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by Tracy Will
Tue, Jul 13th 2010 08:15 am
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10 Winter St. - PUSH Buffalo's Net-Zero House
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Back in February we told you about CIR's involvement with PUSH Buffalo's Net-Zero House at 10 Winter Street, and now it's time for an update.  As we mentioned, 10 Winter Street is a vacant property that PUSH is rehabilitating as a demonstration project to showcase the potential vacant housing stock has to take advantage of cutting edge green building technologies.  When it's complete, the property will feature advanced insulation technologies, rooftop photovoltaic (PV) and solar hot water systems, gray water management and a geothermal heating system installed in the adjacent vacant lot. 

Since part of PUSH's mission is to bring living wage jobs to the neighborhood, they've teamed up with WNY AmeriCorps to have local unemployed youth work on the project through their ServiceCorps program.  The YouthBuild crew works alongside the various building trades, gaining valuable on-the-job training and job skills within the growing green economy, along with contacts and connections that can assist them with their future employment goals.

To date, all of the framing is complete, CIR has completed the electrical rough-in, Apprentices from the U.A. Plumbers & Steamfitters Local 22 have completed the plumbing rough-in, some of which is connected to the solar hot water system being installed by Ingersoll Painting & Construction, and Roofmasters has completed the installation of the new cool metal roof.

Currently, the front porch is being rebuilt, and although all of the supply and return piping and mechanical equipment for the solar hot water system are installed, Ingersoll is still working on the evacuated tube solar collectors on the roof.  The solar hot water system will be backed-up by a high-efficiency on-demand hot water heater, which Ingersoll has already installed.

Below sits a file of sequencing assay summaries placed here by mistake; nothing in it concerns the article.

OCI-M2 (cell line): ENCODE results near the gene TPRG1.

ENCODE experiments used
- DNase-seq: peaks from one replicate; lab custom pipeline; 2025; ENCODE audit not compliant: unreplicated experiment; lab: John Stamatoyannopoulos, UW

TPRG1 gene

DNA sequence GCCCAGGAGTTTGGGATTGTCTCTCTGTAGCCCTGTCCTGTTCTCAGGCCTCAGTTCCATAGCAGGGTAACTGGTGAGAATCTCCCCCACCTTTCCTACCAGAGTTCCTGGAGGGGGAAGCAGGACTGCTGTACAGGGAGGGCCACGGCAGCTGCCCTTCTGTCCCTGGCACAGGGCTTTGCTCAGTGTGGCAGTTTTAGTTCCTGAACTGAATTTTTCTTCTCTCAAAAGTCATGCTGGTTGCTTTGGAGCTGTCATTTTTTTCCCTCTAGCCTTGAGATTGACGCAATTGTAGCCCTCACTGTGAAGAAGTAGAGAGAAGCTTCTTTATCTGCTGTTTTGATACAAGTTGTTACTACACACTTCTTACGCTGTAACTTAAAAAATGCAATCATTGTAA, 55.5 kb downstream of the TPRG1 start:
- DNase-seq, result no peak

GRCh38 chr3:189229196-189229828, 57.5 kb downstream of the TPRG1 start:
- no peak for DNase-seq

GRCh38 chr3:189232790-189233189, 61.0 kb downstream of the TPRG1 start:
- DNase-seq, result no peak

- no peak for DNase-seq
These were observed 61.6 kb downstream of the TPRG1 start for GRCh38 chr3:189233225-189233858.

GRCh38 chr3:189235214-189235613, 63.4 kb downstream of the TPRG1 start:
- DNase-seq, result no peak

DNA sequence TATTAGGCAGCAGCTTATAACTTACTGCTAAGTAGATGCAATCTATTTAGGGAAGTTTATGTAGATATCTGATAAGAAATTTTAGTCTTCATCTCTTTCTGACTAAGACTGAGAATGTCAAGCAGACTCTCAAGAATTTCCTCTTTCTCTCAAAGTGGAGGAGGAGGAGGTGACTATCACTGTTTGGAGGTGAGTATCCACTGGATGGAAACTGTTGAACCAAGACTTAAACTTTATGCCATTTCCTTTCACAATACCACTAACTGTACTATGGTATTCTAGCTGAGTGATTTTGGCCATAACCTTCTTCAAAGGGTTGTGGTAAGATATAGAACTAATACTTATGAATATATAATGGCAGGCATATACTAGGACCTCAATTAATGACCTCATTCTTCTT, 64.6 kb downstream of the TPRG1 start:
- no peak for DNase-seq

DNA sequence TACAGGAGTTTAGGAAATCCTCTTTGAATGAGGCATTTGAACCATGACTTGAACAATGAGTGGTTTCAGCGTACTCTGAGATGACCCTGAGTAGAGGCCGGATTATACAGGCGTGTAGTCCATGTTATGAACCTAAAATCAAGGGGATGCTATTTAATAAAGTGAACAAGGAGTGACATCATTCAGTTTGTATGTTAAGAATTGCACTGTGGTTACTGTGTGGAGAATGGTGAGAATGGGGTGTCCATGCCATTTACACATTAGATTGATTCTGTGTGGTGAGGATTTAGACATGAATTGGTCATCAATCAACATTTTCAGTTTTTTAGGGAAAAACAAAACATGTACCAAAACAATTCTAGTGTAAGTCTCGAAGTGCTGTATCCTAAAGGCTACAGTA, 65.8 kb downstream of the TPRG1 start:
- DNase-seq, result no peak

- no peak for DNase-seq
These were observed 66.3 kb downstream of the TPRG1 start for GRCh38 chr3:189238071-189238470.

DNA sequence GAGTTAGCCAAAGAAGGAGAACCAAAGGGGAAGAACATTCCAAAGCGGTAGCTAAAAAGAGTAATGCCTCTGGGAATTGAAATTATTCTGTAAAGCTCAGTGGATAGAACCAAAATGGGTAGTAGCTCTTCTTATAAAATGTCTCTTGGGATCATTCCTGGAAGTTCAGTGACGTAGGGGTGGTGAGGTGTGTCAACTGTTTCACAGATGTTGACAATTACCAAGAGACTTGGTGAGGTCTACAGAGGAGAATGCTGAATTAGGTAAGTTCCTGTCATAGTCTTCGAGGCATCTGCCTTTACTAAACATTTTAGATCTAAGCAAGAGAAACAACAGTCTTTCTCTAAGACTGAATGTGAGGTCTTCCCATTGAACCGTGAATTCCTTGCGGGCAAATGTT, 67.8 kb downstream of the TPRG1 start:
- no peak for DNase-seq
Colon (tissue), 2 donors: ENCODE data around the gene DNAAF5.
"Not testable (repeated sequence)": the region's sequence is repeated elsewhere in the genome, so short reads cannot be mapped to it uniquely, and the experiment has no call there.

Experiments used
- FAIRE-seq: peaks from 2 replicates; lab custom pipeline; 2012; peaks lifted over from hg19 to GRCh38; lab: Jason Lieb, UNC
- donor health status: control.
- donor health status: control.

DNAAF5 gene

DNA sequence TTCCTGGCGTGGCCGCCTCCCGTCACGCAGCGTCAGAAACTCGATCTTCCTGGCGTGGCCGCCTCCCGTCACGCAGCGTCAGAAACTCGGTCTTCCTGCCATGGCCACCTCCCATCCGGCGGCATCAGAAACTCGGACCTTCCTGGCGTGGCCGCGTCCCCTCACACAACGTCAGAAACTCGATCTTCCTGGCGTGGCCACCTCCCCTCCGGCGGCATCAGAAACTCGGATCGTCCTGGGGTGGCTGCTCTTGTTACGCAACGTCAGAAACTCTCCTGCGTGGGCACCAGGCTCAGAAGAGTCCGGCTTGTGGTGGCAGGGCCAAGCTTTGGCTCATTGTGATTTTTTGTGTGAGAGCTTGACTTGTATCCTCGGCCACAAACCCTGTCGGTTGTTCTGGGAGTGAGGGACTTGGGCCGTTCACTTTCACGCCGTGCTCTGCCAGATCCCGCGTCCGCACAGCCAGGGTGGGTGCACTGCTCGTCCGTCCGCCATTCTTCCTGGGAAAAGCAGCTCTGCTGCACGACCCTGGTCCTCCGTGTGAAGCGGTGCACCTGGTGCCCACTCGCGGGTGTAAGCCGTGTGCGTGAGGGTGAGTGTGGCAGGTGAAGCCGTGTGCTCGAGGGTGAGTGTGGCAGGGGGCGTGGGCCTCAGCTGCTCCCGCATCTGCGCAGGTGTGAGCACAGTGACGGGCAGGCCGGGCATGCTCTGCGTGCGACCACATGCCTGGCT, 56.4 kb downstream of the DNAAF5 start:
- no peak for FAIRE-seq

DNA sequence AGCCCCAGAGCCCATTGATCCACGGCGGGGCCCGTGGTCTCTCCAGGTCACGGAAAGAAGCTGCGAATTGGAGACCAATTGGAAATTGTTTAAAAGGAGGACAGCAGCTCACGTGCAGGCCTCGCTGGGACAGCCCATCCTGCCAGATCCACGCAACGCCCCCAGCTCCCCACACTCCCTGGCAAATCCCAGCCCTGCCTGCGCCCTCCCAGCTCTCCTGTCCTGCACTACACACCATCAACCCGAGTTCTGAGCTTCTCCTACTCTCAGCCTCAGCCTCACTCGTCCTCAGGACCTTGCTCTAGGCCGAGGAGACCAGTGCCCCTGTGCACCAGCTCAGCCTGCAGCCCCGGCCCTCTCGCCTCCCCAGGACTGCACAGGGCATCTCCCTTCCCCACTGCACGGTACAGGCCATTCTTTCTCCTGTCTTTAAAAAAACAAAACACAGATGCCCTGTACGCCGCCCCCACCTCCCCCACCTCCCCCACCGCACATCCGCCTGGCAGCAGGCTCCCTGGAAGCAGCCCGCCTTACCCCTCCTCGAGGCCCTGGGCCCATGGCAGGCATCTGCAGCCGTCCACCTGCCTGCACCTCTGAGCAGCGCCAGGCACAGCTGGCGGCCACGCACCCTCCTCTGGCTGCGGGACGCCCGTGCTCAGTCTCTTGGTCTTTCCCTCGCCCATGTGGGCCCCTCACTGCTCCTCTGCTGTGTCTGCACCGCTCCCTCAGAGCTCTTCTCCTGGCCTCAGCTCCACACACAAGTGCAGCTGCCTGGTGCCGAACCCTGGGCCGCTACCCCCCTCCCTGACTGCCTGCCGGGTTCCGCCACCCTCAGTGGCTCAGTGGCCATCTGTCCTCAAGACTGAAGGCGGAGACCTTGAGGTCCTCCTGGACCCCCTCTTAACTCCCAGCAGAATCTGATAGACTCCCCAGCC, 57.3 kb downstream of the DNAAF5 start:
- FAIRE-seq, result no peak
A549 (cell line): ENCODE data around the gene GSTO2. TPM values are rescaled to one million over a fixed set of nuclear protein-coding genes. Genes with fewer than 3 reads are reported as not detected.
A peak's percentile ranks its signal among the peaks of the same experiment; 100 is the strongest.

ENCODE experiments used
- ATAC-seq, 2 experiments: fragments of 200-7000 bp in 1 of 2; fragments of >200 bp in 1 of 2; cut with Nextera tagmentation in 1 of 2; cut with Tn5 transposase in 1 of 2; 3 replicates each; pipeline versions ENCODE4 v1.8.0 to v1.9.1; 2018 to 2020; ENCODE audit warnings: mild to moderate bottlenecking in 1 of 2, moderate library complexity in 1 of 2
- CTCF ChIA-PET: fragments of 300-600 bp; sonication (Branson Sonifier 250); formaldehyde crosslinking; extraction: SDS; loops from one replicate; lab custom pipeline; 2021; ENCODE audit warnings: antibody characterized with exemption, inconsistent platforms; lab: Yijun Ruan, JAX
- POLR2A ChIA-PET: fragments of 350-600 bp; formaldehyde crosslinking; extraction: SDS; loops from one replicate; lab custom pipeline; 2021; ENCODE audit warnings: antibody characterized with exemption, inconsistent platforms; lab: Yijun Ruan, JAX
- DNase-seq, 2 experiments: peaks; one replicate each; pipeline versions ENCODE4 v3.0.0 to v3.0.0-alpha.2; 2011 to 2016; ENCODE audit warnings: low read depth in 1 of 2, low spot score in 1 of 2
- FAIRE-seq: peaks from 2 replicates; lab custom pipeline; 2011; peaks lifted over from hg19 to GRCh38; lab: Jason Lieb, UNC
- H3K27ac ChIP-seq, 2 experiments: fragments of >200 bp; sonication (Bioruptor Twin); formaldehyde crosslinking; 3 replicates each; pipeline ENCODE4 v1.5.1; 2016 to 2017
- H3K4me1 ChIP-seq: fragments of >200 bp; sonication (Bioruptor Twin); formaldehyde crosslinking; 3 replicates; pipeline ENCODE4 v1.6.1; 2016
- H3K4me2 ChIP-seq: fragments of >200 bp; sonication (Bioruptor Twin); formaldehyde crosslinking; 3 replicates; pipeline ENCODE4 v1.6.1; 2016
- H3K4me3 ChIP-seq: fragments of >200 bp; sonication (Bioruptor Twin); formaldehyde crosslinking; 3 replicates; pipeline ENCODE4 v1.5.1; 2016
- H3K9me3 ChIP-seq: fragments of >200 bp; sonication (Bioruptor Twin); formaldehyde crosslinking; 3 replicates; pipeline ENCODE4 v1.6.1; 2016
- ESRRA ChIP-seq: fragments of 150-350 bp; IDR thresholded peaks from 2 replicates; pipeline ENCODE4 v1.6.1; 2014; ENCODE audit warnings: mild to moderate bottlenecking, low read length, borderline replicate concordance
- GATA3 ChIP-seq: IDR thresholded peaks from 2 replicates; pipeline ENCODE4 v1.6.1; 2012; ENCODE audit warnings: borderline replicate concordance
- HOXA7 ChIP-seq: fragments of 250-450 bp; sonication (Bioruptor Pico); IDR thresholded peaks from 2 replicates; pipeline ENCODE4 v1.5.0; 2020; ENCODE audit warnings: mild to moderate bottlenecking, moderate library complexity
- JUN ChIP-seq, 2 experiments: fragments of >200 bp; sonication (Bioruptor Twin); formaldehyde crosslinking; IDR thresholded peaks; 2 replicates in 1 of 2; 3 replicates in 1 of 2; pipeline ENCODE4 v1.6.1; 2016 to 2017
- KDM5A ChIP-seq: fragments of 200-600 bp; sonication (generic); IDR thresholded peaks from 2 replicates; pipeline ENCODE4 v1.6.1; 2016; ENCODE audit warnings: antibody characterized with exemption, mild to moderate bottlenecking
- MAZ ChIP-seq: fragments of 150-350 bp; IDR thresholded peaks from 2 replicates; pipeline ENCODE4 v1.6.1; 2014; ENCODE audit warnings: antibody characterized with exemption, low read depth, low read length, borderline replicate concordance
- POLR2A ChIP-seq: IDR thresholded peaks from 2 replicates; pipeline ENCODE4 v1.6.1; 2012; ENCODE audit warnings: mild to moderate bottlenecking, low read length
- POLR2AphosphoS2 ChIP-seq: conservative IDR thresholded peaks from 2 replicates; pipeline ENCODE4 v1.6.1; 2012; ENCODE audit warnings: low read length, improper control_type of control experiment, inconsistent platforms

According to PUSH's property manager, Clarke Gocker, the next big item that will be completed in the house is the hardwood flooring.  The house will be heated by a closed loop geothermal and radiant floor heating system designed by Watts Architecture & Engineering.  To avoid any accidental damage to the underfloor piping during the installation of the hardwood floors, the piping and mechanical equipment for the radiant floor heating will be installed after the floors are finished.  Other additions coming soon to the property are new windows and doors being donated by Pella.

The closed loop geothermal system that will supply the radiant floor heating is something that will be completed a little further down the road.  The system, consisting of flexible slinky pipes to conserve space, will be installed in a 6-foot by 100-foot by 6-foot deep trench in the lot adjacent to the house.  When complete, the system will utilize the constant temperature of the earth, 50 degrees at this depth, to provide heat to the home.  To do this, a liquid mixture is circulated through the slinky piping by a pump in the basement.  As the liquid passes through the piping it is heated by the earth before returning to the basement where a heat exchanger extracts the heat for use in the radiant floor heating system.

Because one of the most important factors in determining the efficiency of a heating system, aside from the system itself, is the building envelope, careful attention is being paid to ensure that the house is well-insulated and all thermal bridges and air leaks are minimized.  When CIR installed junction boxes for any switches, receptacles or fixtures on exterior walls, they had to be spaced 4 ¼ inches from the exterior wall to leave room for blow-in cellulose insulation and eliminate thermal bridging.

In addition to the blow-in cellulose insulation on the interior, three inches of rigid foam insulation will be added to the interior of the rough framing on all exterior walls.  New Buffalo Impact will be providing training and guidance to the YouthBuild crew to ensure that the insulation is installed properly to maximize its effectiveness.  Buffalo Energy, the project's energy consultant, will also be monitoring the installation of the building insulation and air sealing.  As the energy consultant, Buffalo Energy is in charge of building commissioning to ensure that all energy systems are working properly, assisting with Energy Star products, and providing tenant education to ensure that building systems are used properly to provide their maximum energy-saving benefits.

Let's not forget the solar electricity!  CIR will be installing a 4.5 kilowatt PV array on the southwest facing portion of the roof on the back of the house.  The array will provide electricity for the house, including power for the mechanical equipment.  Prominently displayed on the roof of the house, the PV array and solar collectors for the solar hot water system will be the primary indicators that the house uses green technologies.

Be sure to look for future updates on the progress of PUSH Buffalo's Net-Zero House from CIR, and visit for more information on this and other projects that they have in the works.

***Special thanks to Clarke Gocker of PUSH - Thank you for your help!

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